Monday, June 24, 2024

Carolina Beach calls off state of emergency, reports “no major damage”

The Pearl and the Petal in Carolina Beach the day after Hurricane Matthew hit. (Photo by Michael Kane.)
The Pearl and the Petal in Carolina Beach the day after Hurricane Matthew hit. (Photo by Michael Kane.)

CAROLINA BEACH — Carolina Beach town officials have lifted the state of emergency that was put into effect ahead of Hurricane Matthew’s arrival last week.

The town prepared for more than 12 inches of rain, pumping down Carolina Beach Lake to minimize any potential flooding and issuing a voluntary evacuation for the north end of town and other low-lying areas.

However, the heaviest rain missed the town, as it missed much of Wilmington, and Town Manager Michael Cramer said there was “no major damage” reported from the storm.

“There were no sewer overflows, no stormwater breaks,” Cramer said, adding there was no major structural damage from the strong winds that hit the island. “For the most part we pretty much came away unscathed.”

Cramer said six trees fell in the 600 block of Spartanburg Avenue and blocked the road, but no homes are in that area and no residents were affected. Several parts of Pleasure Island, which includes Kure Beach, experienced power outages, but Cramer said that Duke Energy’s power outage map showed all electricity had been restored on the island as of Tuesday evening.

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“We’re back to normal, so to speak,” said Cramer, who said crews are still evaluating minor damage on private property and did not yet have a dollar amount for the damage accrued. “I think that our preparations by staff have really done a good job.”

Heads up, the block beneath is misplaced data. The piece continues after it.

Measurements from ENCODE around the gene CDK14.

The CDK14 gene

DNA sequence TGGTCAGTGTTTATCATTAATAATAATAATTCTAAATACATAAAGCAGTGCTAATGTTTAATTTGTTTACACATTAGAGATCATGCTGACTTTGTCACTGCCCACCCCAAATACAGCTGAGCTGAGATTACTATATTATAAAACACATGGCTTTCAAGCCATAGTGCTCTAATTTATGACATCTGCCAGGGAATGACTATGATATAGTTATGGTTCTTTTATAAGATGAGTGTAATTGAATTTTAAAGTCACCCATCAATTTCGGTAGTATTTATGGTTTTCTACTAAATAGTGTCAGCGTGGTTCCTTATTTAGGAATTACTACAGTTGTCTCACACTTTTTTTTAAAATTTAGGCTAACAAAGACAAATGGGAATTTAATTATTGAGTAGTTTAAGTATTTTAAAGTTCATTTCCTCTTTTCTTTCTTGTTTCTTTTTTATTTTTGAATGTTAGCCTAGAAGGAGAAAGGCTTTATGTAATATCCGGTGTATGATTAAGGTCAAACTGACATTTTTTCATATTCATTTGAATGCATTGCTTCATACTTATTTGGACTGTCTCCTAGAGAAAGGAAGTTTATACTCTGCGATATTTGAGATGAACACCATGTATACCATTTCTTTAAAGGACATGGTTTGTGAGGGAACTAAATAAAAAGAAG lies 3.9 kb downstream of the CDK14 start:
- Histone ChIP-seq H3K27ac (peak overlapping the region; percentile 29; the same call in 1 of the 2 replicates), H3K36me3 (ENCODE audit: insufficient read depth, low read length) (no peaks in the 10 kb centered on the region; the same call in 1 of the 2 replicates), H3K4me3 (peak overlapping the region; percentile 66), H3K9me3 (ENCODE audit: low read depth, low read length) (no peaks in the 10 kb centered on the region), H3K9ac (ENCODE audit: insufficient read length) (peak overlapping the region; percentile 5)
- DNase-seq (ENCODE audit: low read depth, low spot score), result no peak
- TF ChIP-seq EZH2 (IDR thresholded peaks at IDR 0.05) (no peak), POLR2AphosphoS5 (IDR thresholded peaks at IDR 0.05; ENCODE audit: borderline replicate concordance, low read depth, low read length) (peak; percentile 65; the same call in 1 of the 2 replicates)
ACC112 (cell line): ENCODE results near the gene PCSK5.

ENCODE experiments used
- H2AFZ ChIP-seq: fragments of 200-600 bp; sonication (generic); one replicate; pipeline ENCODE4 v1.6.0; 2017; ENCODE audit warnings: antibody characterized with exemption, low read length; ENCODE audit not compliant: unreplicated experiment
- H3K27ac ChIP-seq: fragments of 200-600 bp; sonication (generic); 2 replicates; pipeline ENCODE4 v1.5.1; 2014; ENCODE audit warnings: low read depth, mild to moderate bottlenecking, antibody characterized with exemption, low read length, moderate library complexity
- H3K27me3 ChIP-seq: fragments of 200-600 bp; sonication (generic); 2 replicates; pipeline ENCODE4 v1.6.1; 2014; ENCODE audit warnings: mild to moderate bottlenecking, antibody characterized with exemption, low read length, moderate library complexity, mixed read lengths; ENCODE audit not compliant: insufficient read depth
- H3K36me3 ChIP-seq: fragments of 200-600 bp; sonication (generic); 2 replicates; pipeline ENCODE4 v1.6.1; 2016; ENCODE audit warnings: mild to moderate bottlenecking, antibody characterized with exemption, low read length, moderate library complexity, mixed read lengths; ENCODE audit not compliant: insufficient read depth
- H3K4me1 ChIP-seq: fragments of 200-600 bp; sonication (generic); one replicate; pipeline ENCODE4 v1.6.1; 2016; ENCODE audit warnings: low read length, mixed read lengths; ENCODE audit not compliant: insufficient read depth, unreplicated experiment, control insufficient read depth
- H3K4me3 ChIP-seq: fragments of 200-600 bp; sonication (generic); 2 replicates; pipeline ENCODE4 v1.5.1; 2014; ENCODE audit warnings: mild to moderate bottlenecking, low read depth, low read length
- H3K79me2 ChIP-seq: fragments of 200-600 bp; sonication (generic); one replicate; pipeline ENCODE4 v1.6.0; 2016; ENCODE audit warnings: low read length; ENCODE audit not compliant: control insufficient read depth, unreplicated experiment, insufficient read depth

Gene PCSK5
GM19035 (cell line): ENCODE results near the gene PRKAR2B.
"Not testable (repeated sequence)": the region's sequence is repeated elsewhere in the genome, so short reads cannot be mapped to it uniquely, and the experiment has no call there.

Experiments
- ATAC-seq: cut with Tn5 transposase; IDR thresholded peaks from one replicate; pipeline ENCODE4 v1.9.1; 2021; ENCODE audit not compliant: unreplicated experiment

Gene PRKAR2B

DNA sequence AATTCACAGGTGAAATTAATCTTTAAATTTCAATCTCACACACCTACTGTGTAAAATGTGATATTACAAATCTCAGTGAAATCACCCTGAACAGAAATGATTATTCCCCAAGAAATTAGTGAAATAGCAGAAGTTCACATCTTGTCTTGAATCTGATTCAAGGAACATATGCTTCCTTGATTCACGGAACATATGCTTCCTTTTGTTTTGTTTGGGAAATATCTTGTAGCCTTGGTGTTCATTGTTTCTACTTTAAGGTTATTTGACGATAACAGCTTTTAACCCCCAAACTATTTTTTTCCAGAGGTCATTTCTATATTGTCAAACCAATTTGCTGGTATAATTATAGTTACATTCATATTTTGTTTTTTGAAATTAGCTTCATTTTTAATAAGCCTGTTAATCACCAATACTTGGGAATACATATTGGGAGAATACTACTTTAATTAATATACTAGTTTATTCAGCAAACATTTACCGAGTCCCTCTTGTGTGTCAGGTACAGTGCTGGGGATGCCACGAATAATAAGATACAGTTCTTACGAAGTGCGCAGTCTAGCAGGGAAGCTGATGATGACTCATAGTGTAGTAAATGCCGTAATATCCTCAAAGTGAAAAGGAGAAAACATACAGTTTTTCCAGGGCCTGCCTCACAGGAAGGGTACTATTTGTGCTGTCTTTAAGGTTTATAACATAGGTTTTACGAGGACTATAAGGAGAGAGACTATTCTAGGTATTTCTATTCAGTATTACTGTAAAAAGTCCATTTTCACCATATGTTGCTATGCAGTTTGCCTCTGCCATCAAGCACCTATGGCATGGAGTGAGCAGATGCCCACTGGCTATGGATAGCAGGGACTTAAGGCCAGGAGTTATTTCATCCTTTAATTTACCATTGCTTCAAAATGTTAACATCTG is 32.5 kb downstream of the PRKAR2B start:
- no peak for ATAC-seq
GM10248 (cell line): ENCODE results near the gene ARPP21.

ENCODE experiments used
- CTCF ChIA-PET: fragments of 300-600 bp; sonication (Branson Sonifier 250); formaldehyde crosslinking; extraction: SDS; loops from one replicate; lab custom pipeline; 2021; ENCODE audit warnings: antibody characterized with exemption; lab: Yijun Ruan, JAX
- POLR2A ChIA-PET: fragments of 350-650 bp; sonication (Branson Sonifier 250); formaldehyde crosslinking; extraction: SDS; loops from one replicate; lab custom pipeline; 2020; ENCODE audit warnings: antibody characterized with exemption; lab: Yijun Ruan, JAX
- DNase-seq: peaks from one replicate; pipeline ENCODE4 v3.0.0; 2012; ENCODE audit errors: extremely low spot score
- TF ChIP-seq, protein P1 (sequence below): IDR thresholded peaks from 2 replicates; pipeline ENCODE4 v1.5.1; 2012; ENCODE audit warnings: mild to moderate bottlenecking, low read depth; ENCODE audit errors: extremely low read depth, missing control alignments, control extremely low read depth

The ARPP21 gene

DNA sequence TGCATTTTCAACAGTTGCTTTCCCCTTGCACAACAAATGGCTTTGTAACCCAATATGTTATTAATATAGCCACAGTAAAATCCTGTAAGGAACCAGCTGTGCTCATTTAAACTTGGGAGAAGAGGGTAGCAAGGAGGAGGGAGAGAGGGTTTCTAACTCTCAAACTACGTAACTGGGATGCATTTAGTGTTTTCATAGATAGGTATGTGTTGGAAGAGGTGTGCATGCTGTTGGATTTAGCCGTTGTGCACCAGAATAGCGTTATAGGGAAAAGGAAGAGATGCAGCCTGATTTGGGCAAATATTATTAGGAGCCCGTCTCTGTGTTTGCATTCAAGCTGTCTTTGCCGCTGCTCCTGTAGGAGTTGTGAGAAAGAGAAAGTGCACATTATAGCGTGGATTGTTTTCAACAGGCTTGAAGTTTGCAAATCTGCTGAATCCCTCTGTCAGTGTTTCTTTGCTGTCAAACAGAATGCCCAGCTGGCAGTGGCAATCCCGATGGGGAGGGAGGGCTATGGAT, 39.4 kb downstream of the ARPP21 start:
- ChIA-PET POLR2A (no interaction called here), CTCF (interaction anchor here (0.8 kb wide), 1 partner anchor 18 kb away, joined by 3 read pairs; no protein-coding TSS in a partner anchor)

According to Asstistant Town Manager Ed Parvin, the storm surge from Hurricane Matthew moved sand from the northern end of the beach, which underwent a nourishment project earlier this year, further south.

“If you look in front of the boardwalk right now, there’s a lot of beach,” Parvin said, commenting on the width of the beach strand. The town’s dunes, he added, withstood the storm.

Though the town was spared the worst of the storm’s wrath, Cramer said some minor flooding is still occurring due to the high level of water in the Cape Fear River. The river, which will continue to rise as floodwaters from further upstream begin to recede and move toward the Atlantic Ocean, pushes the water level up in Myrtle Grove Sound, causing the water to spill over onto adjacent streets.

“We do have a continual problem of flooding on Canal Drive. This is something we’ll have to keep a watch on daily,” Cramer said, adding that the town will block off the street if necessary due to high water. “So far it hasn’t been as significant as during the storm.”

RELATED PHOTOS: Hurricane Matthew leaves little damage in greater Wilmington area

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